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Sorcim was an early start-up company in Silicon Valley, founded in June 1980 by Richard Frank, Paul McQuesten, Martin Herbach, Anil Lakhwara, and Steve Jasik - all former Control Data Corporation employees working in the Language Group in Sunnyvale, CA. Jasik left company early on, to develop the MacNosy product for the Macintosh.
Sorcim was best known for SuperCalc, a spreadsheet the company developed for the Osborne Computer Corporation portable computer. The company made many other products, including SuperWriter and SuperProject before its acquisition by Computer Associates in 1985. Although the company continued as a largely autonomous division of CA, it never again achieved prominence after the acquisition.
The company was named "Sorcim" after the Frank Richard saw a reflection of the word “micros” in an airplane window.
The company was founded to expand the microcomputer products from Digicom, a company formed by Richard in 1978. Paul joined in 1979. The Digicom software programs ran on the CP/M operating system using the Intel 8080, 8085 and later the 8086, Zilog Z80 and the Z8000. The company’s early products included Pascal/M, and ACT - a set of cross assemblers including one for the Atari (6502) and the Commodore Pet.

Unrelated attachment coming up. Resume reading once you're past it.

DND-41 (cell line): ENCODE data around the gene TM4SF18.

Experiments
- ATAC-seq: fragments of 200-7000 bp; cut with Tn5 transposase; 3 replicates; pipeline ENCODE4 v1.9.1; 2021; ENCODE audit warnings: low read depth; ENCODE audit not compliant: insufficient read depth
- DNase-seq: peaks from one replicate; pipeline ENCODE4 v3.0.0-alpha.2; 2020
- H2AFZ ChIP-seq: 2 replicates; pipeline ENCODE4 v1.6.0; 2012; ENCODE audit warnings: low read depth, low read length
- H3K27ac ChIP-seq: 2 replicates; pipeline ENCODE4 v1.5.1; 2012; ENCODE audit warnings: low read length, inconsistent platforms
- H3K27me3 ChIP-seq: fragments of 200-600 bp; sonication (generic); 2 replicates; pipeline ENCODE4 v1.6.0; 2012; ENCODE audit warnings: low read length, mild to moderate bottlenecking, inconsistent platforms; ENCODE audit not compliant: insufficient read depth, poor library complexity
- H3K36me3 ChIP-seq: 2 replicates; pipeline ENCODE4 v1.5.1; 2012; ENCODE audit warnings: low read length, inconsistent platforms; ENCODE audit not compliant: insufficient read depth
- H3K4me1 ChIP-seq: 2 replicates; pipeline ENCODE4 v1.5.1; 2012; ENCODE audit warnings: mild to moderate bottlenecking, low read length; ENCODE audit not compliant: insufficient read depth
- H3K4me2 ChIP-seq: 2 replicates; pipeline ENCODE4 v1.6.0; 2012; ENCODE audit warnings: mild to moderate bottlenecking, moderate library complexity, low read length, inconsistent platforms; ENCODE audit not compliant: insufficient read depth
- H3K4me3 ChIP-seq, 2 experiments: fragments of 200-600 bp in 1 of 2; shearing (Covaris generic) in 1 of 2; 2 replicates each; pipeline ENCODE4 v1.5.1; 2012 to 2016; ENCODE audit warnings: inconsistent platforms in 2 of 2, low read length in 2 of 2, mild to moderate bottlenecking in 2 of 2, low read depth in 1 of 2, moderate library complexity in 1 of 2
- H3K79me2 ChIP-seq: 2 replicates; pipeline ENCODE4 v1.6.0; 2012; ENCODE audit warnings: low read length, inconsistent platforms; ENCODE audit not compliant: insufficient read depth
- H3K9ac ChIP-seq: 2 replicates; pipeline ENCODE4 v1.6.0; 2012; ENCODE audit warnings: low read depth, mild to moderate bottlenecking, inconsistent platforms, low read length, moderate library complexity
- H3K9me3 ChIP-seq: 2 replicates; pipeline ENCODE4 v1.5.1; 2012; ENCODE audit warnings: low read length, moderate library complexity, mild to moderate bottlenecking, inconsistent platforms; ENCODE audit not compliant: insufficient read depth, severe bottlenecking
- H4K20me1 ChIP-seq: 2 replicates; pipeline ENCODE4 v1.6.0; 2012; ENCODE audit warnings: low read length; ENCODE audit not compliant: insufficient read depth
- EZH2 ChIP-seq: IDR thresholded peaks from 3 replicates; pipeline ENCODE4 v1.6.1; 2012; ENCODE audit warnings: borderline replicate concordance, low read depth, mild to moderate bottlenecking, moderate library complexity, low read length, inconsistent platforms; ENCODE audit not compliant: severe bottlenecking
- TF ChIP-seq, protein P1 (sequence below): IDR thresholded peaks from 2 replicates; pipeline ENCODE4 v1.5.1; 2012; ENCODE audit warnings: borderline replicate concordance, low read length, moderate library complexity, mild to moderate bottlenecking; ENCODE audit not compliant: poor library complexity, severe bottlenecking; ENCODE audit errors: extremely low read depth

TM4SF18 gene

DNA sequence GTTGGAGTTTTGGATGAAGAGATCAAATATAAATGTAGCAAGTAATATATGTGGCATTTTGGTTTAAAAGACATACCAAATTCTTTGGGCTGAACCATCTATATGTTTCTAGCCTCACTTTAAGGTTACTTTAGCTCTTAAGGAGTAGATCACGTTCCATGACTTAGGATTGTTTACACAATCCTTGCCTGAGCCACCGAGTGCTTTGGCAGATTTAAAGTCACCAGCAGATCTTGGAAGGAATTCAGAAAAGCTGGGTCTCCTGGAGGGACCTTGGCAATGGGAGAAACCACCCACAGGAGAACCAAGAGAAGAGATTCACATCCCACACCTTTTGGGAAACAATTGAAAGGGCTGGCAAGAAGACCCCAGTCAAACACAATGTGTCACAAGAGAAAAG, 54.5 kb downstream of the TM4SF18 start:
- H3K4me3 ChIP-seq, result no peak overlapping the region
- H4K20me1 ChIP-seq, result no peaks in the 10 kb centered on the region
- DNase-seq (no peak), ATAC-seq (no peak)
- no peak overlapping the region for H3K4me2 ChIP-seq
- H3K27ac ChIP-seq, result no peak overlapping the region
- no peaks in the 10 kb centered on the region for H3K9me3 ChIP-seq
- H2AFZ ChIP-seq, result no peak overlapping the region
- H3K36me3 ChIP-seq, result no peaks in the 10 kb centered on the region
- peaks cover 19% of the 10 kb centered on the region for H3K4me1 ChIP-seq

In these early days of the company, and before the introduction of the IBM PC and MS-DOS, Sorcim used Godbout S100 bus CP/M machines for development; these machines were fast and the people at Godbout were competent hardware developers. Bill Godbout was one of the first commercial accounts for Sorcim, supporting the company’s cross assemblers and Pascal/M. In fact at one time Godbout helped relieve a short-term cash flow problem by doing a one-time buy of development tool products. "Bill was one of those people who always provided you an honest opinion (sometimes to the dismay of Sorcim managers) and great Friday lunch meetings."
The Birth of SuperCalc
In 1980 at one of the local monthly computer industry poker parties, Bill Godbout introduced Richard Frank to Adam Osborne. Lee Felsenstein was developing the industry’s first portable computer for Adam’s new company, and he needed a CP/M BIOS. This computer was released as the Osborne I.
In late Fall of 1980, Adam was looking for a spreadsheet for the Osborne I. His efforts to acquire rights to VisiCalc were disappointing, so he asked Sorcim if they would be interested in developing a spreadsheet that would be competitive with VisiCalc, and develop it in time to showcase it at the West Coast Computer Faire in April 1981. The company accepted the challenge, working days on contract programming (a CHILL compiler for Siemens) and nights on the Osborne BIOS and SuperCalc. With Martin Herbach as the lead architect, the company hired Gary Balleisen, as the lead developer, to implement a demo version of the application. Someone selected the name SuperCalc.